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By P. Bradshaw

ISBN-10: 0080166210

ISBN-13: 9780080166216

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If the Navier-Stokes equations at one point x are multiplied by velocity components at another point x + r we obtain an equation for the rate of change of a correlation with x or r: the simplest equation of this sort is the Karman-Howarth equation for decaying isotropic turbulence* 2,5) where the "rate of change" is strictly with respect to time. These equations are for secondorder correlations, but contain third-order correlations on the righthand side (just as the turbulent energy equation contains q2v): if we derive the equations for the third-order correlations by multiplying the Navier-Stokes equations by second-order velocity products, we find fourth-order correlations on the right-hand side, and so on.

Probability Distributions and Intermittency The various mean products and space correlations are integral moments of the joint probability distribution for the velocity components at different points in space. The probability distribution for the single variable ut at a single point, P{ux), is defined (Fig. 9) by saying that P(Wi) d«! e. the probability that the variable lies between ux — \ du and ut + \ dux. ·, un) dux du2, . · , dun is the probability that the first variable lies between ux — \ dut and u i + i d«!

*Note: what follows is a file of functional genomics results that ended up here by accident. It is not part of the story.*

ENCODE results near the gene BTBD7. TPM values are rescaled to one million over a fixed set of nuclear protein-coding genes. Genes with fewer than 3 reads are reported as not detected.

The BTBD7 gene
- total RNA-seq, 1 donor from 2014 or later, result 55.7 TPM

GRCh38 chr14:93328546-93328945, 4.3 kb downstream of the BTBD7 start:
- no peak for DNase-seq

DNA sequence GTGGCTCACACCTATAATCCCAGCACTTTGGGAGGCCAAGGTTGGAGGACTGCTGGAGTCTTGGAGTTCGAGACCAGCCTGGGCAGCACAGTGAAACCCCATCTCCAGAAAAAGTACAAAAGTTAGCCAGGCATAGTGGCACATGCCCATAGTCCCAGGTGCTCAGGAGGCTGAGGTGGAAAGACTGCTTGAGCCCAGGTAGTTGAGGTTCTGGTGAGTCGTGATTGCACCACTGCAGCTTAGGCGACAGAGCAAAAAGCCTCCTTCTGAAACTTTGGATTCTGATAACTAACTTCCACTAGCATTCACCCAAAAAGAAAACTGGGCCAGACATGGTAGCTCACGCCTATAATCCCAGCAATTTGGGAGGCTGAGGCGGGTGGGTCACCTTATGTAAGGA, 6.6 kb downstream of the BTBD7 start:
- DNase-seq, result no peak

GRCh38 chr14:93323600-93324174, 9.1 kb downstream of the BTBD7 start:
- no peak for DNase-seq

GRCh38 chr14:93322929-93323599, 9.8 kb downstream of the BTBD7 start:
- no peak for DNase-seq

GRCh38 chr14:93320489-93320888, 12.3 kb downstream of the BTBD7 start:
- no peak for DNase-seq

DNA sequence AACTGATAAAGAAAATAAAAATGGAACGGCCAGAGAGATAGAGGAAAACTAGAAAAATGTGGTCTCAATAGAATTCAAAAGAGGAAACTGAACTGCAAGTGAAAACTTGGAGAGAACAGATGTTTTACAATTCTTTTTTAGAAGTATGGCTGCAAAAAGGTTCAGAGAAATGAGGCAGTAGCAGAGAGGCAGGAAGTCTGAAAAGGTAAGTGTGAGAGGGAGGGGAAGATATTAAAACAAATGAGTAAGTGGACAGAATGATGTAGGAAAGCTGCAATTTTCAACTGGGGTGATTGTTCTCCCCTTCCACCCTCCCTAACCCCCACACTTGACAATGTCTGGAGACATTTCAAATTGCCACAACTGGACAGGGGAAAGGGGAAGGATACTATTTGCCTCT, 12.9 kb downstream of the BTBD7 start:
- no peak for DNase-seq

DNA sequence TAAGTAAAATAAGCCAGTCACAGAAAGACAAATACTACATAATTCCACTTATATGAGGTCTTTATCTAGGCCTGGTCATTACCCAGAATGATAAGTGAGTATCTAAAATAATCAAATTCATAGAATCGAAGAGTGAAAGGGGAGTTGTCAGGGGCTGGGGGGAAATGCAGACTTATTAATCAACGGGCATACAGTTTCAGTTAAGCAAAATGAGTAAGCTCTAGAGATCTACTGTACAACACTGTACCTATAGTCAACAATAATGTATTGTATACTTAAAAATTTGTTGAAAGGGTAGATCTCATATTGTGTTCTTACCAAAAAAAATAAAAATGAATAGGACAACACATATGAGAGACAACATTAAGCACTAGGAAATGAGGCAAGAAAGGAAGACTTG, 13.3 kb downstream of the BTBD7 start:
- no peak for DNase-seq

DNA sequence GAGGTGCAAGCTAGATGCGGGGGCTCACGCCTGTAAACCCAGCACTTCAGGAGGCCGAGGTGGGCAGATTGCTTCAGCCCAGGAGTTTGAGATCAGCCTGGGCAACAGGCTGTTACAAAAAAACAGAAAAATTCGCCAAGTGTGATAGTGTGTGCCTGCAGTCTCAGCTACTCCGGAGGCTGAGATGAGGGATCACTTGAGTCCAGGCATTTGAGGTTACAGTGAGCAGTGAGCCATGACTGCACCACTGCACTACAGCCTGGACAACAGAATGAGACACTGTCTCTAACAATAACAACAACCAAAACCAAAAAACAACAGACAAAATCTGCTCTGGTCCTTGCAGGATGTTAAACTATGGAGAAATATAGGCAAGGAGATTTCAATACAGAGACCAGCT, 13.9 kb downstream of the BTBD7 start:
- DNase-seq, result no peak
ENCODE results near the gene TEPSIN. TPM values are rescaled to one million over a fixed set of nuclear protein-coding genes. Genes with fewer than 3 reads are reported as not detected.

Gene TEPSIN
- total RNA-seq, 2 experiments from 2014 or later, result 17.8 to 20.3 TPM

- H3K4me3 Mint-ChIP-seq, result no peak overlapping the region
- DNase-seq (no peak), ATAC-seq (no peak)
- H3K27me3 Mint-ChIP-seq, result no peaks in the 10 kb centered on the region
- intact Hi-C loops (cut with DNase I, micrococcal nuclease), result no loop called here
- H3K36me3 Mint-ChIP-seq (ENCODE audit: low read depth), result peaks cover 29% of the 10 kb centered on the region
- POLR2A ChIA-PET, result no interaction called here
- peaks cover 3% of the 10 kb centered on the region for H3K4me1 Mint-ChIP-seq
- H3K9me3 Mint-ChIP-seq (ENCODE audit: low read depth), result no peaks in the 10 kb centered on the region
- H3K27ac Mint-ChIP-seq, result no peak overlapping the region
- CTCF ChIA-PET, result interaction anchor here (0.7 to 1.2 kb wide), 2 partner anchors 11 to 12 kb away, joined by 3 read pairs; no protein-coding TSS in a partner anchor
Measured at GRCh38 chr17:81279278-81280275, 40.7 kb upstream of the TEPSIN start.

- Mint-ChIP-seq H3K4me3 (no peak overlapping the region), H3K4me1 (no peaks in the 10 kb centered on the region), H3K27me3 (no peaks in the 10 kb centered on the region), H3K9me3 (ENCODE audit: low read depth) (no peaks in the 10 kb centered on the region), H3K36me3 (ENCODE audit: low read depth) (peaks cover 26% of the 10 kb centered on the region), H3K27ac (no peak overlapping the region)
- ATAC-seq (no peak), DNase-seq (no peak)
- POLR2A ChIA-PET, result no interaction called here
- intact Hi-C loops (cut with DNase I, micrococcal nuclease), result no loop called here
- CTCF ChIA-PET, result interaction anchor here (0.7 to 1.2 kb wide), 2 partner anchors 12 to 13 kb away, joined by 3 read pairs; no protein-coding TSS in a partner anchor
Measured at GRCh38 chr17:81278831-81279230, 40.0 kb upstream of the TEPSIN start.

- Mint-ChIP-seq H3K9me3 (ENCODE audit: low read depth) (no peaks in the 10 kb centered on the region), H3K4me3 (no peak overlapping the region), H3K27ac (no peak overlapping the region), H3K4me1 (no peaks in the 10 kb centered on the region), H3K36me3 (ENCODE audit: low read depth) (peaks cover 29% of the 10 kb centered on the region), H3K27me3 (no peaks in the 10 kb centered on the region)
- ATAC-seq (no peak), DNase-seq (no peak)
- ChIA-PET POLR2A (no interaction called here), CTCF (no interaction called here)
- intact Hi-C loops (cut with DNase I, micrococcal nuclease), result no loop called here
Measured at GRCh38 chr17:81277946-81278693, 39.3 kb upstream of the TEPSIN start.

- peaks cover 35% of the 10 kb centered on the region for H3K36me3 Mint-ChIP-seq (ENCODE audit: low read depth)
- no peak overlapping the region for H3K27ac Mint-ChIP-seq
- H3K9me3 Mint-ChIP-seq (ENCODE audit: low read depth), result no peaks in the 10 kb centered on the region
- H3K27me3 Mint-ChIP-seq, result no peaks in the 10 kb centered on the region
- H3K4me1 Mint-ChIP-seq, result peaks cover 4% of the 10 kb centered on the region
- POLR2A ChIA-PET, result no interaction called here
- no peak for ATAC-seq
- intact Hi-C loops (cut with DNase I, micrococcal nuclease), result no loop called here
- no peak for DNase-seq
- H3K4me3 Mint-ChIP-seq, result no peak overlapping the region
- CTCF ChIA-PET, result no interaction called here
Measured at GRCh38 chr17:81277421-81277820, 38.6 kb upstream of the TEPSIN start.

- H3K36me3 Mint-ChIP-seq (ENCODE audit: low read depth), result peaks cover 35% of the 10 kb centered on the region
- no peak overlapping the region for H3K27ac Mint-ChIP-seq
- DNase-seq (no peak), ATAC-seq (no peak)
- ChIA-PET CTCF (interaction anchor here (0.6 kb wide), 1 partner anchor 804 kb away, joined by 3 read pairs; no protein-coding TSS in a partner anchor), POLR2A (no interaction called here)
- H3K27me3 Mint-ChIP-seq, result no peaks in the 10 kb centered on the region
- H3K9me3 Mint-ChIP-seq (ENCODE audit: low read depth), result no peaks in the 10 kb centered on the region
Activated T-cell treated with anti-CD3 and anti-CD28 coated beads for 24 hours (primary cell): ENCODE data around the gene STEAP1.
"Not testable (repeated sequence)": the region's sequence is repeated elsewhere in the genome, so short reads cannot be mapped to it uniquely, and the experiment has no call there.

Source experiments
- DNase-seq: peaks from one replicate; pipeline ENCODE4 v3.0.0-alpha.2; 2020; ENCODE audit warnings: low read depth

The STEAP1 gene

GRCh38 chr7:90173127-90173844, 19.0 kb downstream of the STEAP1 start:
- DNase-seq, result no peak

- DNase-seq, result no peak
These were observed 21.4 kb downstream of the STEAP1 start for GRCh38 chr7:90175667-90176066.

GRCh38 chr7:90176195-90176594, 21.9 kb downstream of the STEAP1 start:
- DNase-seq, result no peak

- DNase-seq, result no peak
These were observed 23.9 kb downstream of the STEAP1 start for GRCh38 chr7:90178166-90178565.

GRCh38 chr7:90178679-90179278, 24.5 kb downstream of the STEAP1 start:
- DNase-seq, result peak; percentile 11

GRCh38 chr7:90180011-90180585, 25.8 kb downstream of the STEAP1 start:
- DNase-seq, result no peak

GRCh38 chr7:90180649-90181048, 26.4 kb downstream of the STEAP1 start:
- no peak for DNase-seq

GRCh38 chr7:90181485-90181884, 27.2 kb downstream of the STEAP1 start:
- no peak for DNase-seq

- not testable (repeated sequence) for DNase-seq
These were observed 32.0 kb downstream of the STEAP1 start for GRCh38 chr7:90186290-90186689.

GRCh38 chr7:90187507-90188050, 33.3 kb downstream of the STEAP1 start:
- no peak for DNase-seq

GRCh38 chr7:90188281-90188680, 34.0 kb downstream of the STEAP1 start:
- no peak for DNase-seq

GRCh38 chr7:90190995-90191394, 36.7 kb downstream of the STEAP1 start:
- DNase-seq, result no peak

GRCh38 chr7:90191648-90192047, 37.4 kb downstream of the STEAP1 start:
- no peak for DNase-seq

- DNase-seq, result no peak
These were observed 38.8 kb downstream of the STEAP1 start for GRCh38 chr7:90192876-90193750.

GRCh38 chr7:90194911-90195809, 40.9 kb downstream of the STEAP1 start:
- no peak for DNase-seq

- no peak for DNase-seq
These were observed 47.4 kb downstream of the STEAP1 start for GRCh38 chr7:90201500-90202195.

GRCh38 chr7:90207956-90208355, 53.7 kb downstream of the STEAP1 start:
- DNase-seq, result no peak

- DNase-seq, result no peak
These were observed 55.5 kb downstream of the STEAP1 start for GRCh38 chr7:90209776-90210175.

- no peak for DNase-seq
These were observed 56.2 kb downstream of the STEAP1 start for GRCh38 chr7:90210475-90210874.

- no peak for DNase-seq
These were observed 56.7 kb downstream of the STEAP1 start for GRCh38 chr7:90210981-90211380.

Although energy diffusion is not simply related EXAMPLES OF TURBULENT FLOWS 49 to the mean gradient of the turbulent energy, it will clearly be zero when the energy and length scales are everywhere the same: the longitudinal diffusion of turbulent energy in grid turbulence, with its very small gradient of turbulent energy in the x direction, can almost always be neglected. A more important shortcoming of grid turbulence is that it is not quite isotropic—the ratios of the turbulent intensities being 0-75w2 = v2 = w2 approximately.

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An Introduction to Turbulence and its Measurement by P. Bradshaw

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